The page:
In all three equations the first two terms describe diffusion and advection, while the last two terms of Equation 2 and Equation 3 describe the production and decay of chemicals. The first two terms in the square bracket describe the effect of the secreted compounds on fitness. This saturating form is experimentally established and well understood (Monod, 1949). The crucial third term in the square bracket describes the cost of producing the public good, which increases linearly.
Social groups as turing patterns
Diffusion can cause an instability that leads to the formation of intriguing patterns (Turing, 1990), which among other fields, have been investigated in ecological context (Tian et al., 2011; Camara, 2011; Baurmann et al., 2007; Wilson et al., 2003). These so called Turing patterns typically form when an inhibiting agent has a diffusion length greater than that of an activating agent. For our model system, the waste compound and public good play the role of inhibiting and activating agents, and patterns manifest as cooperating microbial clusters Figure 2. The size and reproduction rate of these clusters, in terms of system parameters, can be estimated from a Turing analysis (cf. appendix 1). Figure 3 shows the values of diffusion constants that gives rise to Turing patterns, as well as the size of the groups.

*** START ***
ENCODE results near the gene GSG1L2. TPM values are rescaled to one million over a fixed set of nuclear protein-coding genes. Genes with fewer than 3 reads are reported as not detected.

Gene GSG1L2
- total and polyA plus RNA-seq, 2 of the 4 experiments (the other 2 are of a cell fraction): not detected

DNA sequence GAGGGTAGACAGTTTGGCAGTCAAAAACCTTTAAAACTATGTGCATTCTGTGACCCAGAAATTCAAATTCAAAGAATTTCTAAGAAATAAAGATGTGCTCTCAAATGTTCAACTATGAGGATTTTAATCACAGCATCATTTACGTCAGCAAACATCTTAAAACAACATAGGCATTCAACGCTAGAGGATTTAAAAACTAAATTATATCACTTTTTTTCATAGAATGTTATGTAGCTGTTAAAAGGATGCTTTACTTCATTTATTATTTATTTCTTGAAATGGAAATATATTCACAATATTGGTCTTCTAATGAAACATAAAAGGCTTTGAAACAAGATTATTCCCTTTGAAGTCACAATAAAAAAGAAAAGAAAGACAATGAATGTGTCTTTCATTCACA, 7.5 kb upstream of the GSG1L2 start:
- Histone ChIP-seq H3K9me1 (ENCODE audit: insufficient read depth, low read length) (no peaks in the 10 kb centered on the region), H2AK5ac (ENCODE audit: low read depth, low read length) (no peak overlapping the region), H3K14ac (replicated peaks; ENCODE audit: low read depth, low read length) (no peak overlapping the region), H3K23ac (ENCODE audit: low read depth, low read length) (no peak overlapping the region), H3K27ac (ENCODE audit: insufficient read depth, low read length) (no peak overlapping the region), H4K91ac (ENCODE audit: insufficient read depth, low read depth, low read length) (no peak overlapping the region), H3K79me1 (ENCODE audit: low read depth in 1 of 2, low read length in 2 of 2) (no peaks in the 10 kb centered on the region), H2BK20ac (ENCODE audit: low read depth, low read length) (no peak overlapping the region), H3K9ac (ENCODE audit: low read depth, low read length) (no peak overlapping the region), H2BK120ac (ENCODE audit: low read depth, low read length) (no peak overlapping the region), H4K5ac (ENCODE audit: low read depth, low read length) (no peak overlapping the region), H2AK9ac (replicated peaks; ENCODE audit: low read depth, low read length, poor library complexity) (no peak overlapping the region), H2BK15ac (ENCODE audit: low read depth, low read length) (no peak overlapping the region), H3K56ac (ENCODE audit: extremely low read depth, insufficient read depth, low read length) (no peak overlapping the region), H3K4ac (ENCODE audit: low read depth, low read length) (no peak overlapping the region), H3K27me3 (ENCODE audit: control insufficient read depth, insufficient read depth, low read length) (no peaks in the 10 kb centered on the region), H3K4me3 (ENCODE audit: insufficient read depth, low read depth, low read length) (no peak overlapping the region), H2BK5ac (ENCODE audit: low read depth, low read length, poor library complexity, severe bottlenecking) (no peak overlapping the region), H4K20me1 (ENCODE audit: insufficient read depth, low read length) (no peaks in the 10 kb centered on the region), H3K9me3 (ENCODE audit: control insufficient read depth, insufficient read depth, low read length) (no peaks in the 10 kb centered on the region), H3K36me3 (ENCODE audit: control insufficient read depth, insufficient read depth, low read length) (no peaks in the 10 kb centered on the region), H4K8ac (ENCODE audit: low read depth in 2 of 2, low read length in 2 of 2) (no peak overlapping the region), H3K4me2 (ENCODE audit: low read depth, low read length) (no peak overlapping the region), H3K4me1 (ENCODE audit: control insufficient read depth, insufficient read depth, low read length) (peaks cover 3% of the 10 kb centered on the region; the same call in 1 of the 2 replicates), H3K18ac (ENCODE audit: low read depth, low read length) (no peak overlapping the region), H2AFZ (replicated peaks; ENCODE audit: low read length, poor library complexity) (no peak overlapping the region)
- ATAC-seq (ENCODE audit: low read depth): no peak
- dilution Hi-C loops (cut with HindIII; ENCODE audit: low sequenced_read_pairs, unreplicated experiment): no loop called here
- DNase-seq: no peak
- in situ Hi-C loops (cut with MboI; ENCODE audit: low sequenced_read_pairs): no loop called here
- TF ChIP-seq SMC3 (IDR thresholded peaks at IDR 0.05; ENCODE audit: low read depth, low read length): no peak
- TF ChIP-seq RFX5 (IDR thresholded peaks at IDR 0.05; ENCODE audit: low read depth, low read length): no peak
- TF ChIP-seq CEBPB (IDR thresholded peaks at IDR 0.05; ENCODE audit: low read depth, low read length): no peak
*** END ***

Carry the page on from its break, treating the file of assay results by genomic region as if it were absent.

Figure 3—source data 1
 https://doi.org/10.7554/eLife.34862.009
In the homogeneous phase, the system is evolutionarily very unstable, since as soon as one cheating mutant emerges, it quickly takes over the entire population, ultimately causing the population to go extinct (Video 1). The group phase tolerates cheaters better, since once a cheater emerges it will take over and compromise the fitness of only one group, while the others will live on. However, in the absence of group fragmentation, novel cheating mutations will ultimately emerge in all groups, and annihilate the population one group at a time (Video 2).
The main contribution of this paper is to demonstrate that stable social cooperation can be induced or enhanced by fluid flow gradients. Specifically, shear forces induced by advective flow distorts and fragments microbial clusters, leading to a kind of budding dispersal, which in turn enables evolutionary stable cooperation (Figure 2, Video 3).